Yuriko had been working as a prostitute all her adult life, starting while still at school, where her stunning beauty compensated for what she lacked in intellect and commanded attention from older men.
Kazue worked for a blue-chip company and had good career prospects, but was unpopular with colleagues and felt isolated. She chose to walk the streets at night where she hoped to get noticed.
Twenty years previously both women were educated at an elite school for young ladies, and both exhibited exceptional promise prior to their brutal, unnecessary deaths. How and why did this tragedy occur? With narration from Yuriko's embittered, unattractive sister and through the girls' journals and diaries Kirino allows their shocking story to unfurl.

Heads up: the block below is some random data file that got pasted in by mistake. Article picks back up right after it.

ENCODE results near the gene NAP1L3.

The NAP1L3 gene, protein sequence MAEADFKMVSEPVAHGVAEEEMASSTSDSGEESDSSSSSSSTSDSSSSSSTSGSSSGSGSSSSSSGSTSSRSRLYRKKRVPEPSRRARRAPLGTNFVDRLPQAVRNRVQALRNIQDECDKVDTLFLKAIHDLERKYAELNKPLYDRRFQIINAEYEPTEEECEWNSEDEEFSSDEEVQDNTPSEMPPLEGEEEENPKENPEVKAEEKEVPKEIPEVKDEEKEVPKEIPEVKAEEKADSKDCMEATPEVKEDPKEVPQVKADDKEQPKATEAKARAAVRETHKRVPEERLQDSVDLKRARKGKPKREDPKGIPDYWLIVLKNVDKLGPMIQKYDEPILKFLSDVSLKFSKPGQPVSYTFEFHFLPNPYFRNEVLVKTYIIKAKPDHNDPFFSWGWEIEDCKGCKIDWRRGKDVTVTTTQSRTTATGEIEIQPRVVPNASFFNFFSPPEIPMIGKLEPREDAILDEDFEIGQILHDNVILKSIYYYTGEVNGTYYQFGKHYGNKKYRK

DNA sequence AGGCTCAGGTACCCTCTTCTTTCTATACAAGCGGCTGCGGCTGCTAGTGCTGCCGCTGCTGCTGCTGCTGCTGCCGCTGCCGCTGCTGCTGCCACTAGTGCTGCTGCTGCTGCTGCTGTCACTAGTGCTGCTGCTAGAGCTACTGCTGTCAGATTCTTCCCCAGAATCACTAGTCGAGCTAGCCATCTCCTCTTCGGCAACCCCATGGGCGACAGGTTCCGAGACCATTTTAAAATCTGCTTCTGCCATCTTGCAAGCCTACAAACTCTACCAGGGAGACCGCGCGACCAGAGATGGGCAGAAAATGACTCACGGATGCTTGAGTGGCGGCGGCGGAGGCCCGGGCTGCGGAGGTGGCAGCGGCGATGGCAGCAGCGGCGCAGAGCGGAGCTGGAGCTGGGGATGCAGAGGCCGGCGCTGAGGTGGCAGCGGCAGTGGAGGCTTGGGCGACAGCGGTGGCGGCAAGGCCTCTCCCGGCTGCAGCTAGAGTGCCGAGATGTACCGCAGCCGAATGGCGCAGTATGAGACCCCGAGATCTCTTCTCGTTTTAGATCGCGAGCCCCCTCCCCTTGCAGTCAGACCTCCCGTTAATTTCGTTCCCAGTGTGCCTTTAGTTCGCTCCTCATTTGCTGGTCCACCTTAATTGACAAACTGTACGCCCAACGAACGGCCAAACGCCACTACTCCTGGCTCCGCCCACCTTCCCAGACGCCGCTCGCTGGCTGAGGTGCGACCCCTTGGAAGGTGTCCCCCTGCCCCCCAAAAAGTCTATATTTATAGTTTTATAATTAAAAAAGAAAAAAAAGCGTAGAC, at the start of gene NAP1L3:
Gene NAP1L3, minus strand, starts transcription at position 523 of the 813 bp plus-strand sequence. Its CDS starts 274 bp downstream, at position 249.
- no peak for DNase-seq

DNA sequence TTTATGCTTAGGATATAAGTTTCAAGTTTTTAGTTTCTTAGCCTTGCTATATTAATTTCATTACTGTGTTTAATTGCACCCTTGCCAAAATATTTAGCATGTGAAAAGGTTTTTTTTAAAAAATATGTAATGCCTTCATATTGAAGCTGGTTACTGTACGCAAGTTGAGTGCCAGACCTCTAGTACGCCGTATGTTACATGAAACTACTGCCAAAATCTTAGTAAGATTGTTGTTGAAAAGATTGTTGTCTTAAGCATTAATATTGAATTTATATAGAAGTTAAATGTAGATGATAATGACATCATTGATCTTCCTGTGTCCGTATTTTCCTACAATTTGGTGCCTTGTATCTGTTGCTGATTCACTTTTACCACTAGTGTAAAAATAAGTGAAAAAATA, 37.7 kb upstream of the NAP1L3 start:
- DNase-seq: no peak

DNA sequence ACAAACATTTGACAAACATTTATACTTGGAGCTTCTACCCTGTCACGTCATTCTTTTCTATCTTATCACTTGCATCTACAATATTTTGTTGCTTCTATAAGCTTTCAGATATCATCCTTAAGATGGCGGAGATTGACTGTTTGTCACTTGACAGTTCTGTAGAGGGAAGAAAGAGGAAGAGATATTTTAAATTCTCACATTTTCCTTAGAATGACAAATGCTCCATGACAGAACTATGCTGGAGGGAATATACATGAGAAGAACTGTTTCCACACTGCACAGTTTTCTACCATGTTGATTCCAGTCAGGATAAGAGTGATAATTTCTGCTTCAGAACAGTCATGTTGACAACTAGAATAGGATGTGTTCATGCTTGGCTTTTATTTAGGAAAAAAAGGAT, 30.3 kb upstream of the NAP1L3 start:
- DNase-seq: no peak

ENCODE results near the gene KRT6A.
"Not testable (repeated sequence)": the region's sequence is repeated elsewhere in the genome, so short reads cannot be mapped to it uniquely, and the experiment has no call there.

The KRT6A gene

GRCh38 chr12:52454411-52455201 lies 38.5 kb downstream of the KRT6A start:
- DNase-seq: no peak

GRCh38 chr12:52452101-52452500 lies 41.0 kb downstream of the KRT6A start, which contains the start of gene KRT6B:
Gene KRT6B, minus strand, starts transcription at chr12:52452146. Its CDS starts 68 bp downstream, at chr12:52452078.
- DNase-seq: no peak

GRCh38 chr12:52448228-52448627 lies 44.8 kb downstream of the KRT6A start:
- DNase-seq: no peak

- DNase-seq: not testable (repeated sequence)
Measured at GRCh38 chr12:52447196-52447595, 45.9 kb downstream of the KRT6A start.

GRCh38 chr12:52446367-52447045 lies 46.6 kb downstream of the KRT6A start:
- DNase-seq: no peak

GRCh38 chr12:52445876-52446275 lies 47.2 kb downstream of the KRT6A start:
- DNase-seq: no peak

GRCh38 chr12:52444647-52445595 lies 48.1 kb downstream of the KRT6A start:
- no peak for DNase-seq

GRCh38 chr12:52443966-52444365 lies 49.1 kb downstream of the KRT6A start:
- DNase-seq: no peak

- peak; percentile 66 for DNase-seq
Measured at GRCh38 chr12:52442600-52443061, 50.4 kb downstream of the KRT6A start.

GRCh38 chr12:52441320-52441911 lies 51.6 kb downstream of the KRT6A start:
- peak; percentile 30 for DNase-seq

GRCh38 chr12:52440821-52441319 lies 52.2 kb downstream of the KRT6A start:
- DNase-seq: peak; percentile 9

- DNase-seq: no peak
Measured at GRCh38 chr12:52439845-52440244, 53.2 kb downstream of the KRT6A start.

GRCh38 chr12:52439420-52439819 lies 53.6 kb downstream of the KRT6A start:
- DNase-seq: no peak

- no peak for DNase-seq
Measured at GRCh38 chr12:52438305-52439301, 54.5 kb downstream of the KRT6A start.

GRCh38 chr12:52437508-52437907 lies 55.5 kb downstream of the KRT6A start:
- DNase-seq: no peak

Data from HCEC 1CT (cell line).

As with Out, Grotesque gets under the skin, and Kirino's analysis of the female psyche grips the reader. The extreme need to succeed, and the vicious desire to be accepted in the bewildering environment of modern life is explored here with acute and chilling insight. Grotesque is a masterful and haunting achievement.